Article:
The U.S. is raising concerns over the escalating situation in Niger. ECOWAS, the bloc of West African nations, has ramped up its rhetoric, suggesting a possible military intervention if the problem doesn’t improve.
State Department Principal Deputy Spokesperson Vedant Patel stressed diplomacy’s importance while voicing U.S. support for ECOWAS. In light of the current junta, the safety of Niger’s President Mohamed Bazoum was also a focus.
Patel said that the U.S. has vowed to keep a close watch on his well-being and hold those accountable if he faces harm.
Meanwhile, in a disturbing revelation from CNN, over a thousand people were allegedly killed on June 15 in West Darfur, Sudan. The Rapid Support Forces and their allied militias are believed to be behind this massacre.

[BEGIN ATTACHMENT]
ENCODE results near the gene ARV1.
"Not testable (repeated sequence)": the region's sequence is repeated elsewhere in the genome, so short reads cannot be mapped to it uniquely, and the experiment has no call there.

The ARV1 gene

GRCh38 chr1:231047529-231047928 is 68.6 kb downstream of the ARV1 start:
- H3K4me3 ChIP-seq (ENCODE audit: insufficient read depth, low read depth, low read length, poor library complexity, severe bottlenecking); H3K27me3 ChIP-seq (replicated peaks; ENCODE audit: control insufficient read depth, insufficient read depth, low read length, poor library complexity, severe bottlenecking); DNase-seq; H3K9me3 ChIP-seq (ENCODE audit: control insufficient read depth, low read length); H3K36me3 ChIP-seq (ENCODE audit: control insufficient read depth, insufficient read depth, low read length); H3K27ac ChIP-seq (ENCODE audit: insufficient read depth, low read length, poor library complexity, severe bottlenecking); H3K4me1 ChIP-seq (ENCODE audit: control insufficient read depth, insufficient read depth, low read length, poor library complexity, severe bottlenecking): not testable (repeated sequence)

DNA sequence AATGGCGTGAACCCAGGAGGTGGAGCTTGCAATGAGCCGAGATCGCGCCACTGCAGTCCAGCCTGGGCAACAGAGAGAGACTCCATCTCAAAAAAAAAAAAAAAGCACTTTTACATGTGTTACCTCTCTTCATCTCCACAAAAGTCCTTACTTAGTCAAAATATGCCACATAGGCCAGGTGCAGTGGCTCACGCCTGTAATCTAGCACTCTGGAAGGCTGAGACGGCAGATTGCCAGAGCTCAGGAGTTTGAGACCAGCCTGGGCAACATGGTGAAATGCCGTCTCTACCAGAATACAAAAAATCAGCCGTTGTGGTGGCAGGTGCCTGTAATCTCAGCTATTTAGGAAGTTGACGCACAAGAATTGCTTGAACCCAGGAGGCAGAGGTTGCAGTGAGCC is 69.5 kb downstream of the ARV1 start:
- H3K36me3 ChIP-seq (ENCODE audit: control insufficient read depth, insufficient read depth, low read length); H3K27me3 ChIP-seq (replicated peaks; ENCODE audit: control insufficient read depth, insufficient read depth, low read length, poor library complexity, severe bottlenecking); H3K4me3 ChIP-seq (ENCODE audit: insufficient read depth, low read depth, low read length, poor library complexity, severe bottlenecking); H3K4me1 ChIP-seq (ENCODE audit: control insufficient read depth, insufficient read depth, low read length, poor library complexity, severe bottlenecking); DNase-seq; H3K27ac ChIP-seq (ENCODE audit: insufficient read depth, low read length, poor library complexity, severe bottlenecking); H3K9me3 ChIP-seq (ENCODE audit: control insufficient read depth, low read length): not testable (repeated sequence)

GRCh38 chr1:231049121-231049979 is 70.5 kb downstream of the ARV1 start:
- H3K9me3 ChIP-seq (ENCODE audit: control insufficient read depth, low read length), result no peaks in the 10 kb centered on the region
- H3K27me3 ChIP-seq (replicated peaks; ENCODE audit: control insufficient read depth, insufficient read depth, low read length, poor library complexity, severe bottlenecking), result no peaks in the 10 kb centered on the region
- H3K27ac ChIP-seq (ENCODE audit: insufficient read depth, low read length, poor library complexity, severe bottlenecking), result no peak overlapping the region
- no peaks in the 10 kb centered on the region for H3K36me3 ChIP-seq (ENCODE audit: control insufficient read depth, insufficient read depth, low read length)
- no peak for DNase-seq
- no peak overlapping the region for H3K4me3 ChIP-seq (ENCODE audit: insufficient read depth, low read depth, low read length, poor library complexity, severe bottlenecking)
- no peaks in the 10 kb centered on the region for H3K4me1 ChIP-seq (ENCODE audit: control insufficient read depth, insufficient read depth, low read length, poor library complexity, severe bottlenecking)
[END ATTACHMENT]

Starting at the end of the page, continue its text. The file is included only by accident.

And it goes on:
The U.S. State Department, through Ambassador Thomas-Greenfield on Aug. 9, condemned the attack, making comparisons to the 2004 genocide declaration.
Despite U.S. condemnation, there’s a growing demand for stricter action against the perpetrators.
Separately, the U.S. addressed renewed hostilities in Nyala, South Darfur. Reports suggest indiscriminate shelling between the Sudanese Armed Forces (SAF) and the Rapid Support Forces (RSF), leading to civilian deaths. The U.S. is calling for adherence to international humanitarian law.
Elsewhere worldwide, tensions rise at the UN Security Council Meeting regarding Russia’s actions in Ukraine. Ambassador Robert Wood took a firm stance against Russia’s narrative.
He highlighted Russian transgressions, including using Iranian-acquired drones against Ukrainian civilians and a recent attack on the Sukru Okan cargo ship in the Black Sea.
The U.S. says it remains committed to Ukraine’s right to self-defense, underscoring the need to curb weapon diversions in combat zones.